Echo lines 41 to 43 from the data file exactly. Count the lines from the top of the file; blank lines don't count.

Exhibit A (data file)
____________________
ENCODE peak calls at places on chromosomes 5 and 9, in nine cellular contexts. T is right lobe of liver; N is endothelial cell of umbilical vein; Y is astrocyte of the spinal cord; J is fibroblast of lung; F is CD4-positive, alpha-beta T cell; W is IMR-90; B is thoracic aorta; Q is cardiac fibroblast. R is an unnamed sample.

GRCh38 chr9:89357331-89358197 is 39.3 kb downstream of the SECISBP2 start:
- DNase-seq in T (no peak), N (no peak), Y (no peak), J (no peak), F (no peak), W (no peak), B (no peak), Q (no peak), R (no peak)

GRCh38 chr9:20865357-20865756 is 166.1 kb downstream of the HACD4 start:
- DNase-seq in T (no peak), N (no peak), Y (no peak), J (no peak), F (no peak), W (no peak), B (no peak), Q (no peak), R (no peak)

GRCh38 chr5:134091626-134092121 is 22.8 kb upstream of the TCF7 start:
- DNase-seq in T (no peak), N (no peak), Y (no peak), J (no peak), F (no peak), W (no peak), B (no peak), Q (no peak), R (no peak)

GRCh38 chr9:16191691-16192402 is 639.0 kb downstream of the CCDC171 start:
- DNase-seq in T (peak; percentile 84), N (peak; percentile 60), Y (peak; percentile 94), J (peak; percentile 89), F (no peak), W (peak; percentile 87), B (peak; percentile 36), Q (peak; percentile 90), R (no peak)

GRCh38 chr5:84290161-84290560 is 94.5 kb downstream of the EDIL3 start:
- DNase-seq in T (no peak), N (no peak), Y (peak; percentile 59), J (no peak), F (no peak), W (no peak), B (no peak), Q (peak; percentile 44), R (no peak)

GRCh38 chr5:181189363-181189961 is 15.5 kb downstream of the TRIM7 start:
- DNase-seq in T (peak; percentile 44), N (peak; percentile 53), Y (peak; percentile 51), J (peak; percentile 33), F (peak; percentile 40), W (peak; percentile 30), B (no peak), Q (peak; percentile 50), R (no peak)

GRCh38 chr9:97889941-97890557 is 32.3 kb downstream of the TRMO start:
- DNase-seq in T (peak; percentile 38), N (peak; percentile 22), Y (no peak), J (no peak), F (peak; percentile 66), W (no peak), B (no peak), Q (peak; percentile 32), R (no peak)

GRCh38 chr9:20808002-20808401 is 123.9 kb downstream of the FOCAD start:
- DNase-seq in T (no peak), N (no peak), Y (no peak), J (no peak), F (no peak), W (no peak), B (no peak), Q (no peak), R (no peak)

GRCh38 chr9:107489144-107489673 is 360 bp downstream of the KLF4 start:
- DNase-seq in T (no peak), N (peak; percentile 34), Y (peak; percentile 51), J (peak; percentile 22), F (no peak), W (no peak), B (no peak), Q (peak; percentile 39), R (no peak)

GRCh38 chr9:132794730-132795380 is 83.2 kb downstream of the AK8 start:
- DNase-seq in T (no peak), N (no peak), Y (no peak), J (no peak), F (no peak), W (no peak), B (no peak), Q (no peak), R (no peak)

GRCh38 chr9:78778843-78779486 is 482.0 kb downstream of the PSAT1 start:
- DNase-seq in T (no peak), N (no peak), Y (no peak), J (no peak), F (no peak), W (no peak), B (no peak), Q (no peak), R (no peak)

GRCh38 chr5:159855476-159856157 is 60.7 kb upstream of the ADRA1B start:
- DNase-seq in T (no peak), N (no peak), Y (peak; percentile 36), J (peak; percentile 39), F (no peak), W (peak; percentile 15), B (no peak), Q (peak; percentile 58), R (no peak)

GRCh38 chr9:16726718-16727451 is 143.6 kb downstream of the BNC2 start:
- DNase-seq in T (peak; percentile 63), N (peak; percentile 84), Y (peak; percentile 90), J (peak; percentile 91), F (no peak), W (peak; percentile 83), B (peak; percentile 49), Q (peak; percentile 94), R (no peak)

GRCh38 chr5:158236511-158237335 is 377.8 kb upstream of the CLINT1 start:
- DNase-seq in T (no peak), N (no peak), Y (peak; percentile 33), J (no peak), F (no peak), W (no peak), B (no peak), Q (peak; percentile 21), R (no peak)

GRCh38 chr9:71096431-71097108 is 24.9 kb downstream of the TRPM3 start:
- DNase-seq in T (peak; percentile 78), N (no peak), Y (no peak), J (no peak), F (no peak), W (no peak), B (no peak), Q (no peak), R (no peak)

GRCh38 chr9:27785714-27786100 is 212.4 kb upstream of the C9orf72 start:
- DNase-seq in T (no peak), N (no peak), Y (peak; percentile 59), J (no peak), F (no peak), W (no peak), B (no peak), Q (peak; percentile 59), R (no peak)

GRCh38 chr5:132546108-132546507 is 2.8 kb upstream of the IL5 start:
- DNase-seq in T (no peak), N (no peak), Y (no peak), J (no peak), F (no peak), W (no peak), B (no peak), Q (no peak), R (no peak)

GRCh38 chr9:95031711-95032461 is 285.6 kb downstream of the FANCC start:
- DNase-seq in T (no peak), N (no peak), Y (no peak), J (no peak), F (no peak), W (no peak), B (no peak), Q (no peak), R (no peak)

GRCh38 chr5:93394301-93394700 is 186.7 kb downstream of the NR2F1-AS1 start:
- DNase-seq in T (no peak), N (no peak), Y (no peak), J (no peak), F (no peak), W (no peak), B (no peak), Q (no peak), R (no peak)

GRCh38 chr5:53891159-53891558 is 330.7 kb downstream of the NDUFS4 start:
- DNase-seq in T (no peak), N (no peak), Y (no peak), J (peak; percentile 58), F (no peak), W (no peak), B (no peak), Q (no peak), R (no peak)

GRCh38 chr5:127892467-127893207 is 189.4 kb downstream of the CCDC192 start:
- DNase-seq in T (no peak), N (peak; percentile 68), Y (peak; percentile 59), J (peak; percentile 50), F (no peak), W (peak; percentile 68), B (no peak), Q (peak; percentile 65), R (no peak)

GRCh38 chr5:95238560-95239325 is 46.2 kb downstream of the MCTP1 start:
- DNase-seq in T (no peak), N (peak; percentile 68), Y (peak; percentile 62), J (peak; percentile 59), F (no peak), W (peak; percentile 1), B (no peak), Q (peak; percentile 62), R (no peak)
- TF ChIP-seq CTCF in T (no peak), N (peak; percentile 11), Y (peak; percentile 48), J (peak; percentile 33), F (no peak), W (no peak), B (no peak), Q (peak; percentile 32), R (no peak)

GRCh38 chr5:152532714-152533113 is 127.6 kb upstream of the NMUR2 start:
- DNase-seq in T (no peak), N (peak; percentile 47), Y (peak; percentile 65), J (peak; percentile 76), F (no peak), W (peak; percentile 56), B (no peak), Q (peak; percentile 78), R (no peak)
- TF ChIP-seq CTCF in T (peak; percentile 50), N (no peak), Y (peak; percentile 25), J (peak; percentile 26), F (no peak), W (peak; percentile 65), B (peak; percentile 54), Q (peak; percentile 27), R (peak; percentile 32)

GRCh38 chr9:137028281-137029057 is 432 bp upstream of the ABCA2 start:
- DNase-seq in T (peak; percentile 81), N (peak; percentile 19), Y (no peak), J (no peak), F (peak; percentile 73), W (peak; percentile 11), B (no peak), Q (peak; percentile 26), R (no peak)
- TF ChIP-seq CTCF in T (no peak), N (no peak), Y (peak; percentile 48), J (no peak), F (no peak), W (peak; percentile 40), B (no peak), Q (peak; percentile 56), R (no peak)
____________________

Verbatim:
- DNase-seq in T (no peak), N (no peak), Y (no peak), J (peak; percentile 58), F (no peak), W (no peak), B (no peak), Q (no peak), R (no peak)

GRCh38 chr5:127892467-127893207 is 189.4 kb downstream of the CCDC192 start:
- DNase-seq in T (no peak), N (peak; percentile 68), Y (peak; percentile 59), J (peak; percentile 50), F (no peak), W (peak; percentile 68), B (no peak), Q (peak; percentile 65), R (no peak)